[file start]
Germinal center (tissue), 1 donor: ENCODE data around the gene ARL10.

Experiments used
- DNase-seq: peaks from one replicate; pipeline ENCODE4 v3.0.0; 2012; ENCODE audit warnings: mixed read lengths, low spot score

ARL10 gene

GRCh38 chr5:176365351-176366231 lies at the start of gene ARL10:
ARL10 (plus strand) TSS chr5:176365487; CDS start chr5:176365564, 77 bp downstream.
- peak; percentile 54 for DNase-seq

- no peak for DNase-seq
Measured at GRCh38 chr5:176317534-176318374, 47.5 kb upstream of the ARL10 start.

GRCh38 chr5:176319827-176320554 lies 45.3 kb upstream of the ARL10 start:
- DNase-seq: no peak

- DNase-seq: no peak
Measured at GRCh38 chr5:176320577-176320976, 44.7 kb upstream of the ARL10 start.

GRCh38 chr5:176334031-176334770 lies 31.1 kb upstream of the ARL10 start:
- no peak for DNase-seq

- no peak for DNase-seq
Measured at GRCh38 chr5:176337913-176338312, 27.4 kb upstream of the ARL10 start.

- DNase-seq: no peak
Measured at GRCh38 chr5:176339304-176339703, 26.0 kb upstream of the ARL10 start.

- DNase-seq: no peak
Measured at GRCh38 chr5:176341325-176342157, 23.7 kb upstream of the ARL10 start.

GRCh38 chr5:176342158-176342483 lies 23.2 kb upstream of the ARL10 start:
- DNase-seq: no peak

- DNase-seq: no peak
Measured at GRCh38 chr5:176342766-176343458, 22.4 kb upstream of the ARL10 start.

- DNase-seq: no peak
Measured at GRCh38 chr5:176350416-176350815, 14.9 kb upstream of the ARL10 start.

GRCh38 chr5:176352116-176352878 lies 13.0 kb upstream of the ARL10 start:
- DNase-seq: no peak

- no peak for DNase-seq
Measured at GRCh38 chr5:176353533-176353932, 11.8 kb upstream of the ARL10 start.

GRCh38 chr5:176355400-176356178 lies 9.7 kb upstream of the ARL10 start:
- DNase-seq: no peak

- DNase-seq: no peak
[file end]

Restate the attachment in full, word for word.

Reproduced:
Germinal center (tissue), 1 donor: ENCODE data around the gene ARL10.

Experiments used
- DNase-seq: peaks from one replicate; pipeline ENCODE4 v3.0.0; 2012; ENCODE audit warnings: mixed read lengths, low spot score

ARL10 gene

GRCh38 chr5:176365351-176366231 lies at the start of gene ARL10:
ARL10 (plus strand) TSS chr5:176365487; CDS start chr5:176365564, 77 bp downstream.
- peak; percentile 54 for DNase-seq

- no peak for DNase-seq
Measured at GRCh38 chr5:176317534-176318374, 47.5 kb upstream of the ARL10 start.

GRCh38 chr5:176319827-176320554 lies 45.3 kb upstream of the ARL10 start:
- DNase-seq: no peak

- DNase-seq: no peak
Measured at GRCh38 chr5:176320577-176320976, 44.7 kb upstream of the ARL10 start.

GRCh38 chr5:176334031-176334770 lies 31.1 kb upstream of the ARL10 start:
- no peak for DNase-seq

- no peak for DNase-seq
Measured at GRCh38 chr5:176337913-176338312, 27.4 kb upstream of the ARL10 start.

- DNase-seq: no peak
Measured at GRCh38 chr5:176339304-176339703, 26.0 kb upstream of the ARL10 start.

- DNase-seq: no peak
Measured at GRCh38 chr5:176341325-176342157, 23.7 kb upstream of the ARL10 start.

GRCh38 chr5:176342158-176342483 lies 23.2 kb upstream of the ARL10 start:
- DNase-seq: no peak

- DNase-seq: no peak
Measured at GRCh38 chr5:176342766-176343458, 22.4 kb upstream of the ARL10 start.

- DNase-seq: no peak
Measured at GRCh38 chr5:176350416-176350815, 14.9 kb upstream of the ARL10 start.

GRCh38 chr5:176352116-176352878 lies 13.0 kb upstream of the ARL10 start:
- DNase-seq: no peak

- no peak for DNase-seq
Measured at GRCh38 chr5:176353533-176353932, 11.8 kb upstream of the ARL10 start.

GRCh38 chr5:176355400-176356178 lies 9.7 kb upstream of the ARL10 start:
- DNase-seq: no peak

- DNase-seq: no peak